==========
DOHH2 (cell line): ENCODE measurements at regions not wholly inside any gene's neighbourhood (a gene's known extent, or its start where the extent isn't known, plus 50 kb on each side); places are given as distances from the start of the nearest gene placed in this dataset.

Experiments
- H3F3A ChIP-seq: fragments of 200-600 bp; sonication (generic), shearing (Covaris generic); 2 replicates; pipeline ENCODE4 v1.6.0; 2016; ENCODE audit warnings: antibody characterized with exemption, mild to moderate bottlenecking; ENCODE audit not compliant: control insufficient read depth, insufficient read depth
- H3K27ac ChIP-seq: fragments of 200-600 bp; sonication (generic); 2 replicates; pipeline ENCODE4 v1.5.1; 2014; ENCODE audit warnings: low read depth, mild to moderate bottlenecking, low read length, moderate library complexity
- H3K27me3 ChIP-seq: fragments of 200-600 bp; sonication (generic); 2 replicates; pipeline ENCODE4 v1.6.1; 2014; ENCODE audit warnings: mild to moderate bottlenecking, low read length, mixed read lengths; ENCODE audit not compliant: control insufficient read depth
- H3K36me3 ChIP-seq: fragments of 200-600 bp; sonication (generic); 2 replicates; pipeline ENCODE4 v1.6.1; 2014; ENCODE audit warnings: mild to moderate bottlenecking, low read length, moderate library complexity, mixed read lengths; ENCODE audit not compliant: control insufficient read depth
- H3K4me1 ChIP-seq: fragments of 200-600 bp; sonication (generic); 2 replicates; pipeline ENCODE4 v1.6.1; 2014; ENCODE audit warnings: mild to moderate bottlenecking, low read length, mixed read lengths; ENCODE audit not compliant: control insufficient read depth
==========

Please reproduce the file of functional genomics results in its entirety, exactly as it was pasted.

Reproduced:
DOHH2 (cell line): ENCODE measurements at regions not wholly inside any gene's neighbourhood (a gene's known extent, or its start where the extent isn't known, plus 50 kb on each side); places are given as distances from the start of the nearest gene placed in this dataset.

Experiments
- H3F3A ChIP-seq: fragments of 200-600 bp; sonication (generic), shearing (Covaris generic); 2 replicates; pipeline ENCODE4 v1.6.0; 2016; ENCODE audit warnings: antibody characterized with exemption, mild to moderate bottlenecking; ENCODE audit not compliant: control insufficient read depth, insufficient read depth
- H3K27ac ChIP-seq: fragments of 200-600 bp; sonication (generic); 2 replicates; pipeline ENCODE4 v1.5.1; 2014; ENCODE audit warnings: low read depth, mild to moderate bottlenecking, low read length, moderate library complexity
- H3K27me3 ChIP-seq: fragments of 200-600 bp; sonication (generic); 2 replicates; pipeline ENCODE4 v1.6.1; 2014; ENCODE audit warnings: mild to moderate bottlenecking, low read length, mixed read lengths; ENCODE audit not compliant: control insufficient read depth
- H3K36me3 ChIP-seq: fragments of 200-600 bp; sonication (generic); 2 replicates; pipeline ENCODE4 v1.6.1; 2014; ENCODE audit warnings: mild to moderate bottlenecking, low read length, moderate library complexity, mixed read lengths; ENCODE audit not compliant: control insufficient read depth
- H3K4me1 ChIP-seq: fragments of 200-600 bp; sonication (generic); 2 replicates; pipeline ENCODE4 v1.6.1; 2014; ENCODE audit warnings: mild to moderate bottlenecking, low read length, mixed read lengths; ENCODE audit not compliant: control insufficient read depth